“Libya was not prepared for a catastrophe like that,” said Osama Aly, an Emergency and Ambulance service spokesperson.
Medical professionals on the ground in Derna have described scenes of bodies accumulating near local hospitals, as aid workers struggle to bury the thousands of victims who have died.
Dr Anas Barghaty, the head of Kuwaifia Hospital in Benghazi, is volunteering in Derna. He told CNN that “the situation is a disaster.”
His colleague, Dr Aisha, said, “We are calling on all relevant parties and international aid agencies to quickly and urgently interfere to end these catastrophic conditions.
“The situation is dire. There is a very high death toll. And we are now faced with the problem of being unable to deal with these bodies, or bury them. We are trying to get the appropriate humanitarian assistance to get these bodies to freezers.
“We need the appropriate groups to urgently take action and interfere to help with identifying the DNA on these bodies … Of course in the meantime there is nothing we can do to prevent this environmental disaster from breaking out.
“These here are only half of the bodies that we have seen. There are other bodies in the other side of the city,” she added.
The International Rescue Committee (IRC) urgently called on the global community to address the “catastrophic humanitarian crisis unfolding in Libya.”
Elie Abouaoun, IRC’s director for Libya, said the committee is “gravely concerned about the protection needs of those caught up in this tragedy, especially thousands of women and children who have to leave their homes in search of safety.”
Abouaoun said that many hospitals have become unable to deal with the numbers of survivors in need of treatment, adding that fears of waterborne diseases are compounding stress on Libya’s health systems.
“Access to clean water, sanitation, and hygiene facilities will be required to prevent a further crisis within a crisis.”
Foreign aid is now pouring into the country. On Wednesday, Libya’s western neighbor Tunisia sent a search and rescue team of around 52 people. This included four search dogs, three doctors, a diving team and a water extraction contingent, Tunisia’s state news agency TAP reported.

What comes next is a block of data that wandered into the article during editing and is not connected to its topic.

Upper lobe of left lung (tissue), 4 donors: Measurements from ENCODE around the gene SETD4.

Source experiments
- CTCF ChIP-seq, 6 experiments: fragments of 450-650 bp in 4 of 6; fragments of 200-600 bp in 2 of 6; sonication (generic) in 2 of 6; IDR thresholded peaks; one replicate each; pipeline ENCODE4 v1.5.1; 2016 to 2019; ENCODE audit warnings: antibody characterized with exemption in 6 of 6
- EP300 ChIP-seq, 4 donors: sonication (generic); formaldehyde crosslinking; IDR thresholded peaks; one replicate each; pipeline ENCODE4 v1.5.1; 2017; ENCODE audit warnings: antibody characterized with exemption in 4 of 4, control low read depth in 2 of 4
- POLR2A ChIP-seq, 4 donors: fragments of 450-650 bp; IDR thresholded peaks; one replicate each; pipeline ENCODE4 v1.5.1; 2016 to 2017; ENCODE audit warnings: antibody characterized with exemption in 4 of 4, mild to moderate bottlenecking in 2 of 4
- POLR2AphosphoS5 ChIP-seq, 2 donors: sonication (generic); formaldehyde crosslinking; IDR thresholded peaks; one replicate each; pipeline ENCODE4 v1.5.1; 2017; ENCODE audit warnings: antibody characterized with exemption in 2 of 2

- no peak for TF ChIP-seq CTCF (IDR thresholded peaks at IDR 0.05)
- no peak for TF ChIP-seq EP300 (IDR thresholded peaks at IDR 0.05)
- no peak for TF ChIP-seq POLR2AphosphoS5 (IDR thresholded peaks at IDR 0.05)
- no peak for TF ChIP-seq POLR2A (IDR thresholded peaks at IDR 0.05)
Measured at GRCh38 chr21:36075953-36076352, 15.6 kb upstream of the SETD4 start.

Eight Algerian army aircraft carrying humanitarian aid, including food and medical supplies, clothing and tents also started arriving in Libya on Wednesday, Libyan state news agency LANA said.
European Union member states including Germany, Romania, and Finland, have offered tents, field beds and blankets, 80 generators and food items, as well as hospital tents and water tanks via the bloc’s Civil Protection Mechanism.
The EU also released an initial €500,000 ($540,000) in humanitarian funding, after Libyan authorities called for international aid.
Satellite images depict a dam in Derna, Libya on September 2, before a powerful storm hit the region, left, and the aftermath of the dam’s collapse, right.
Turkish aircraft delivering humanitarian aid arrived in Libya on Tuesday, according to Turkey’s Emergency Management Authority (AFAD). President Recep Tayyip Erdogan said the country would send 168 search and rescue teams and humanitarian aid to Benghazi, according to state run news agency Anadoulu Agency.
Italy is sending a civil defense team to assist with rescue operations, the country’s Civil Protection Department said Tuesday.
Meanwhile, the US Embassy in Tripoli announced that its special envoy, ambassador Richard Norland, had made an official declaration of humanitarian need.
This “will authorize initial funding that the United States will provide in support of relief efforts in Libya. We are coordinating with UN partners and Libyan authorities to assess how best to target official US assistance,” it posted on X (formally known as Twitter).
United Arab Emirates President, Zayed Al Nahyan, has also directed to send aid and search and rescue teams while offering his condolences to those affected by the catastrophe, state news agency reported.